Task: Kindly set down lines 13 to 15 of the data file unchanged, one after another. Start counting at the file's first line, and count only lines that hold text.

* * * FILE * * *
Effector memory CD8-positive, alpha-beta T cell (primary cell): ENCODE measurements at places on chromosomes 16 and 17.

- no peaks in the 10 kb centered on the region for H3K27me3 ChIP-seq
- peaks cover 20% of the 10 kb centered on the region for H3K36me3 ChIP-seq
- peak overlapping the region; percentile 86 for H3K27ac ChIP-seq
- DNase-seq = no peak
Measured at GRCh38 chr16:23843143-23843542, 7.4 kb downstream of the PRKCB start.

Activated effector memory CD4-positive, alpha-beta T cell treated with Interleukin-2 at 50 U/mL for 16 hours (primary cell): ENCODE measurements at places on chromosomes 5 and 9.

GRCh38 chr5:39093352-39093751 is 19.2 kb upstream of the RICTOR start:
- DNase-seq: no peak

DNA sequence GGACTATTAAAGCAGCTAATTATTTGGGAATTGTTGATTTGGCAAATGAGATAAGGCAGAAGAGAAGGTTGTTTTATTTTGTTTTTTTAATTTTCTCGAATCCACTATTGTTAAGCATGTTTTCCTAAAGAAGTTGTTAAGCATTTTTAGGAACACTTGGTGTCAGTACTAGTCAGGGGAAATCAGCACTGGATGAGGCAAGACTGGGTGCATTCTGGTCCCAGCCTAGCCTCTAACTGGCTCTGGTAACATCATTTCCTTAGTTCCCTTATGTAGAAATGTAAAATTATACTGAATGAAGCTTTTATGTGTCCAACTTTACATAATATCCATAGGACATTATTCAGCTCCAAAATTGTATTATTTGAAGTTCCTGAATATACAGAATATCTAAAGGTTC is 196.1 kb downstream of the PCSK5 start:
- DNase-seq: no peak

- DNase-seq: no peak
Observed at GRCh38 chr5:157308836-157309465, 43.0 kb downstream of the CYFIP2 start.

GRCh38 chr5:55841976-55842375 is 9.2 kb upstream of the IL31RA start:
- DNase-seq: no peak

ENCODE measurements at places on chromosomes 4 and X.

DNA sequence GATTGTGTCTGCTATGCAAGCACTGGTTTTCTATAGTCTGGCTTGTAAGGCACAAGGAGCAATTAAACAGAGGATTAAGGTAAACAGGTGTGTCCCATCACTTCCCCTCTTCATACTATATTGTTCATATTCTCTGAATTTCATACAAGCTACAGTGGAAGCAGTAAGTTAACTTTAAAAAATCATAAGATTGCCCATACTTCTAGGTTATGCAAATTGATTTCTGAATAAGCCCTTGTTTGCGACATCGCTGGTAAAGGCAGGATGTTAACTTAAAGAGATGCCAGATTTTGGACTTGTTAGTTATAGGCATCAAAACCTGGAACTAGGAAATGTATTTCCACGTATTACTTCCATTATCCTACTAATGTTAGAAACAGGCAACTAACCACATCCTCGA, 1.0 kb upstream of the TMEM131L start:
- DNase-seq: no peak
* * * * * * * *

Observed at GRCh38 chr5:157308836-157309465, 43.0 kb downstream of the CYFIP2 start.

GRCh38 chr5:55841976-55842375 is 9.2 kb upstream of the IL31RA start:
- DNase-seq: no peak